March 8, 2017: Parkinsonism & related Disorders
JinShil Kim, Shinmi Kim, Mi-Seung Shin, Jae Ok Jin, Yunmi Kim, Mee-Ok Lee
BACKGROUND: Access to consultation or referral for decisions about advance care planning (ACP) is limited, particularly for nonmalignant models pertinent to palliative care in heart failure (HF). OBJECTIVES: The aim of this study was to solicit professional opinions about the feasibility of using an exemplary context-oriented communication algorithm for ACP discussions. METHODS: Using a panel of expert physicians and nurses in cardiovascular care, a 3-round Delphi study was conducted to evaluate the proposed model...
February 28, 2017: Journal of Cardiovascular Nursing
Barbara J Daly, Sara L Douglas, Elizabeth O'Toole, James Rowbottom, Alan Hoffer, Amy R Lipson, Christopher Burant
RATIONALE: Despite multiple trials of interventions to improve end-of-life care of the critically ill, there is a persistent lack of understanding of factors associated with barriers to decision-making at the end of life. OBJECTIVE: To apply the principles of complexity science in examining the extent to which transitions to end-of-life care can be predicted by physician, family, or patient characteristics; outcome expectations; and the evaluation of treatment effectiveness...
November 20, 2016: Journal of Intensive Care Medicine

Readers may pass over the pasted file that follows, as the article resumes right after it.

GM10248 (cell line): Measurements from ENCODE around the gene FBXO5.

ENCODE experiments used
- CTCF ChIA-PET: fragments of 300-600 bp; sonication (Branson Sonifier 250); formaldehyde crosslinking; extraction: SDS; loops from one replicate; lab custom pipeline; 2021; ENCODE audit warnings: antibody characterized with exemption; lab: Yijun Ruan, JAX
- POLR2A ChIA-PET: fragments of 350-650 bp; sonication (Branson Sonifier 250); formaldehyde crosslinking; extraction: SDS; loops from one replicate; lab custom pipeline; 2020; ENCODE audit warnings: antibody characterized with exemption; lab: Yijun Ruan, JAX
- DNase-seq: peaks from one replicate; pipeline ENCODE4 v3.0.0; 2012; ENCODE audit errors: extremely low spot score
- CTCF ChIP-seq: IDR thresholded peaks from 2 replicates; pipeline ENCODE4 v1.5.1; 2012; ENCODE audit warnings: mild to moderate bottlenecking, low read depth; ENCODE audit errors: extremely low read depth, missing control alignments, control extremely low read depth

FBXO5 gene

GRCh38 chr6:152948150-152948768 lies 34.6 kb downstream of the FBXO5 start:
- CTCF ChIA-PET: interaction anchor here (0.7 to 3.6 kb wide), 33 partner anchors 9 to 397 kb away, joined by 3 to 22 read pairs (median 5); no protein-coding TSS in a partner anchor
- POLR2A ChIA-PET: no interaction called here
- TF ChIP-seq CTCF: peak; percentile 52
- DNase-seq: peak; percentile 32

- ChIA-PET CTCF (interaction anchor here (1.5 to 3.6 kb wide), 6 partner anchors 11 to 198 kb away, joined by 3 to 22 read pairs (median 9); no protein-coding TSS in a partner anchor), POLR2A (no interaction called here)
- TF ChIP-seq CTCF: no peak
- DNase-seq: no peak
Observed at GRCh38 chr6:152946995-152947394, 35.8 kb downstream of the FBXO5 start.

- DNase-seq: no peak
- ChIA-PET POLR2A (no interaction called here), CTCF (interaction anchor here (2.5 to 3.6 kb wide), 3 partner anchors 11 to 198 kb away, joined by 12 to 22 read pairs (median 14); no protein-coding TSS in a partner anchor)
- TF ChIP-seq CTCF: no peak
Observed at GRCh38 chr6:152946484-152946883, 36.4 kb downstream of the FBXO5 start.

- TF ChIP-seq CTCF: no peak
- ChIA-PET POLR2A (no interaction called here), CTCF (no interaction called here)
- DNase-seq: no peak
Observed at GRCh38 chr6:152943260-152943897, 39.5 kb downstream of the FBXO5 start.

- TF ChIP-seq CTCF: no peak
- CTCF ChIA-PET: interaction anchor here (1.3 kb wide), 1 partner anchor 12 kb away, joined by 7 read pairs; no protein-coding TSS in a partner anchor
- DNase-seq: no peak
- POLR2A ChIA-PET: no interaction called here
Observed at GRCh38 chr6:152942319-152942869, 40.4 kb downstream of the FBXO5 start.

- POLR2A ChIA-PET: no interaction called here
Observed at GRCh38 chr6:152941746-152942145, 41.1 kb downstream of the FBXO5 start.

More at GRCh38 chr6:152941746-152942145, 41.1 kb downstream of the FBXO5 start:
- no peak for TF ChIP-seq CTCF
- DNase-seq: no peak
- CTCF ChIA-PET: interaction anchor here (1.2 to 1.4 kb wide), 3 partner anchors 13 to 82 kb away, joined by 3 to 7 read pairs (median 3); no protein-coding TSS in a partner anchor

Chadd K Kraus, Catherine A Marco
The process of shared decision making (SDM) is an ethical imperative in the physician-patient relationship, especially in the emergency department (ED), where SDM can present unique challenges because patients and emergency physicians often have no established relationship and decisions about diagnosis, treatment, and disposition are time dependent. SDM should be guided by the ethical principles of autonomy, beneficence, nonmaleficence, and justice and the related principle of stewardship of finite resources...
August 2016: American Journal of Emergency Medicine
Daniel Brudney, Mark Siegler
It is a clinician's cliché that a physician only challenges a patient's capacity to make a treatment decision if that decision is not what the physician wants. Agreement is proof of decisional capacity; disagreement is proof or at least evidence of capacity's absence. It is assumed that this asymmetry cannot be justified, that the asymmetry must be a form of physicians' paternalism. Instead what is at issue when patient and physician disagree are usually two laudable impulses. The first is physicians' commitment to patients' well-being: physicians have a professional obligation as well as, ideally, a personal commitment to take care of patients--to do their best to bring about a positive medical outcome...
2015: Journal of Clinical Ethics
Xuemei Cai, Jennifer Robinson, Susanne Muehlschlegel, Douglas B White, Robert G Holloway, Kevin N Sheth, Liana Fraenkel, David Y Hwang
In the neuroscience intensive care unit (NICU), most patients lack the capacity to make their own preferences known. This fact leads to situations where surrogate decision makers must fill the role of the patient in terms of making preference-based treatment decisions, oftentimes in challenging situations where prognosis is uncertain. The neurointensivist has a large responsibility and role to play in this shared decision-making process. This review covers how NICU patient preferences are determined through existing advance care documentation or surrogate decision makers and how the optimum roles of the physician and surrogate decision maker are addressed...